First Impressions: Get Your Dancing Shoes Ready for Jazz, TX

click to enlarge First Impressions: Get Your Dancing Shoes Ready for Jazz, TX
Jessica Elizarraras

A few weeks ago, at a hard-hat preview of Jazz, TX, Brent “Doc” Watkins, looking all of 18 (OK, maybe 21), explained his vision for the basement venue beneath the reconstructed Pearl Bottling Department. “Locavore” music, he called it, with bands from within a 100-mile radius balanced with some “carefully curated” modern jazz. (San Antonio’s taste for the hard stuff apparently has yet to be tested.) Bigger names might be brought in later, he explained (Lyle Lovett was bandied about), there would be an early happy hour with no cover, and the real action would start around 8:30.

As a jazz chaser, there would of course be booze. Conceived by general manager and veteran bar whisperer Jake Corney, and carried out by head ‘tender Derik Cortez, the drinks menu would be composed of user-friendly classic cocktails — drinks that wouldn’t have to be explained in competition with the music.

The approach to the food was similar: lots of San Antonio but with a twist that included brisket and foie gras tacos, buckets of quail and “an awesome pickle program,” according the chef Lorenzo Morales, who, working out of a very small kitchen, was being careful to offer plates not available elsewhere at Pearl. Cured was mentioned.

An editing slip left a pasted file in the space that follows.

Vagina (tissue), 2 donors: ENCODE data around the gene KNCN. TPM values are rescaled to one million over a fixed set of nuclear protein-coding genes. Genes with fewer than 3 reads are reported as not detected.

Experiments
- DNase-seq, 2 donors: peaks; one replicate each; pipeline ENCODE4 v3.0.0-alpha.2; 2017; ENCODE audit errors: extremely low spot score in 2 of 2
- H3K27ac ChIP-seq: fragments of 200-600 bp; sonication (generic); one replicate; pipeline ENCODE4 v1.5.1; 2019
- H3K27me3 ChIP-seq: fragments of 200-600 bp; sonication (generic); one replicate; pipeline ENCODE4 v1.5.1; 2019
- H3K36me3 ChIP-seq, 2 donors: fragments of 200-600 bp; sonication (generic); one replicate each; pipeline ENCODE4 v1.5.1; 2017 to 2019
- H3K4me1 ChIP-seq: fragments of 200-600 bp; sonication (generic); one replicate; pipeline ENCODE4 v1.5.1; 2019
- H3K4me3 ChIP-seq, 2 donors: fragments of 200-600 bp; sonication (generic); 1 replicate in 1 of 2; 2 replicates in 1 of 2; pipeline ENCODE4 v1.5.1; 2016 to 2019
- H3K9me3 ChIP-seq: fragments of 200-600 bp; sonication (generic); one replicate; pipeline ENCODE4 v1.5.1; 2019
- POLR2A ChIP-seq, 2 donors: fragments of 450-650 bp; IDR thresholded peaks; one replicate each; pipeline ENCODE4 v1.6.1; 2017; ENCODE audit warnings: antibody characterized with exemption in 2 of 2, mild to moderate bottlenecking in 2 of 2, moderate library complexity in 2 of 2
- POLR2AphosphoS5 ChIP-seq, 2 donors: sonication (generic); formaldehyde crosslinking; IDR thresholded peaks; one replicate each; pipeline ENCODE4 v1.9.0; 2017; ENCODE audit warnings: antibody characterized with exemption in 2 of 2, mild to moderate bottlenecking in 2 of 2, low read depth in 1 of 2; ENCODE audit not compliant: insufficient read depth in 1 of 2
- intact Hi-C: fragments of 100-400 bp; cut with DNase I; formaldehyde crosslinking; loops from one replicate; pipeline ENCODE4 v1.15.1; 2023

Come soft-opening Saturday, the space we had seen in skeleton form was fully fitted out. The reclaimed long leaf pine floors were ready to begin the boot burnishing that Texas dance halls acquire over time, the Hill Country wallpaper backdrop to the bandstand exerted its nostalgic pull, the recycled wooden bar top, some holes plugged with shell casings, was already covered with drinks … and “Doc” himself, dark-suited and black-booted, emerged as the fully mature keyboardist, crooner, bandleader and more that he is. He and his tightly-tuned band of 10 kicked off the evening with a lively rendition of the Bob Wills classic, “My Home in San Antone,” setting the tone for the kind of music and professionalism we can expect. Willie, watch out.

A limited menu of four drinks were being served, and it was naturally my obligation to try them all. From a sturdy Old Fashioned served over a single, glorious cube, to an ethereal martini made with fennel-infused gin, each was better than the next. The bar program has hit the ground running. The kitchen has a little catching up to do, due to problems in both conception and execution with plates such as a tough flatiron steak, some deconstructed chilaquiles with a fried egg, and those tacos with a Serrano slaw obliterating any trace of foie. Give them time. Clamor for pickles.

And in the meantime, join the crowd that on this night ranged from slit-skirted sirens to clean-jeaned gentlemen. Sing along, discretely, to “Just in Time.” And start burnishing that floor.

Tickets ($50) for Jazz, TX's opening week (August 23-27) are available at


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